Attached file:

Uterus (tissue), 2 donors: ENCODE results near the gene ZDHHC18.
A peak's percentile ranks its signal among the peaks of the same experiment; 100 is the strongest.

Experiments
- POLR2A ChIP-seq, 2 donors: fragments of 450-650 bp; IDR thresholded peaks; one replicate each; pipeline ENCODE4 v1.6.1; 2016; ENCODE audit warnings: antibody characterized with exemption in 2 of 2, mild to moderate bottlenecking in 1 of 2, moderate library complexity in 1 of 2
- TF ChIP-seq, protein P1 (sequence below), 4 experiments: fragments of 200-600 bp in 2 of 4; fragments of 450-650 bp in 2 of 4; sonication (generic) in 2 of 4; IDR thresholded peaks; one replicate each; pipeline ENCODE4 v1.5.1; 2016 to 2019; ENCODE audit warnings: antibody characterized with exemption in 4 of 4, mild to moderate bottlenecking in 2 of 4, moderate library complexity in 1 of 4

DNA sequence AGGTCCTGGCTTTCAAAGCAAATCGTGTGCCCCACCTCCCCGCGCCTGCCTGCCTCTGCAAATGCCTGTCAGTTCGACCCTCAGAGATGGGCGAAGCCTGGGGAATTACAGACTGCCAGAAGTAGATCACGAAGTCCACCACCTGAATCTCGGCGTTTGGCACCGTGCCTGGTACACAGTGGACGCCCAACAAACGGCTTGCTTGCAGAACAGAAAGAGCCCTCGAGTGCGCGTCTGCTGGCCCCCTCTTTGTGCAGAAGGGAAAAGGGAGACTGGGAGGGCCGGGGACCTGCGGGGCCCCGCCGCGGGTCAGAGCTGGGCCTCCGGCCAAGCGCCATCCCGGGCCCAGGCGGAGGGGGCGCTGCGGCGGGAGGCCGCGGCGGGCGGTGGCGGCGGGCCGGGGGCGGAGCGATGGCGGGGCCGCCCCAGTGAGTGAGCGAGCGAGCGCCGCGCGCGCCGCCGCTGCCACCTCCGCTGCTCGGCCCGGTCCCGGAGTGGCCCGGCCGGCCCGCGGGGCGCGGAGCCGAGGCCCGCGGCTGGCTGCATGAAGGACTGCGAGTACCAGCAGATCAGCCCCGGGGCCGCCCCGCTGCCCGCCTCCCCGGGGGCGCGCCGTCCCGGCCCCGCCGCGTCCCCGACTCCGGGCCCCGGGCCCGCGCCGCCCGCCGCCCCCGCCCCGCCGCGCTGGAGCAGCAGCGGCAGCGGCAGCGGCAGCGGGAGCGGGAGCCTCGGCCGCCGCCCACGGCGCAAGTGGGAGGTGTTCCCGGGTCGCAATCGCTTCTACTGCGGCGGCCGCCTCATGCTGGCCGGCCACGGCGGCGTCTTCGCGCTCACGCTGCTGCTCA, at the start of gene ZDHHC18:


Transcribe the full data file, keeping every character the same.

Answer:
Uterus (tissue), 2 donors: ENCODE results near the gene ZDHHC18.
A peak's percentile ranks its signal among the peaks of the same experiment; 100 is the strongest.

Experiments
- POLR2A ChIP-seq, 2 donors: fragments of 450-650 bp; IDR thresholded peaks; one replicate each; pipeline ENCODE4 v1.6.1; 2016; ENCODE audit warnings: antibody characterized with exemption in 2 of 2, mild to moderate bottlenecking in 1 of 2, moderate library complexity in 1 of 2
- TF ChIP-seq, protein P1 (sequence below), 4 experiments: fragments of 200-600 bp in 2 of 4; fragments of 450-650 bp in 2 of 4; sonication (generic) in 2 of 4; IDR thresholded peaks; one replicate each; pipeline ENCODE4 v1.5.1; 2016 to 2019; ENCODE audit warnings: antibody characterized with exemption in 4 of 4, mild to moderate bottlenecking in 2 of 4, moderate library complexity in 1 of 4

DNA sequence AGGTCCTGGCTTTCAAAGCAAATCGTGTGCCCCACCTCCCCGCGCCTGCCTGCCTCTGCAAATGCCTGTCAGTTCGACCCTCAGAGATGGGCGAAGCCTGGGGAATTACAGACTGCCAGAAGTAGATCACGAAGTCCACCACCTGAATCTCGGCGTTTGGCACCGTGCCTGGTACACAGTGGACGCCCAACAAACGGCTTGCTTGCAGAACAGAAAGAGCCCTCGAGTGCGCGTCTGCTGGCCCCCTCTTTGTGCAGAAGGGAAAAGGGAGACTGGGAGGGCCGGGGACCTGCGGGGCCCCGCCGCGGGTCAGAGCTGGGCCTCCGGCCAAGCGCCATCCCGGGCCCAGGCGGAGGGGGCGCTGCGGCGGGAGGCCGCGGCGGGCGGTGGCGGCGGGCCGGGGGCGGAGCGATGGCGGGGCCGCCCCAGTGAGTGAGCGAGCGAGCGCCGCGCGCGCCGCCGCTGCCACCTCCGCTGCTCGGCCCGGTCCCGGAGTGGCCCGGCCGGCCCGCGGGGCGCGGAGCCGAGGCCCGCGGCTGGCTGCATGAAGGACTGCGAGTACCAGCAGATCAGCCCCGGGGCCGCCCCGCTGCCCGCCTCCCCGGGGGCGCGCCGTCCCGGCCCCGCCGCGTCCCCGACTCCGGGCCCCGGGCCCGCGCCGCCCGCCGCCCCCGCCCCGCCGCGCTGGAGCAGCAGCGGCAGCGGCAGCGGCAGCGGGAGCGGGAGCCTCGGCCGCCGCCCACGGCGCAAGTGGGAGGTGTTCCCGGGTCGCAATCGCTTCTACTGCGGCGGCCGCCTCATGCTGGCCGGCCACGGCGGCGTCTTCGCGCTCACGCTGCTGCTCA, at the start of gene ZDHHC18: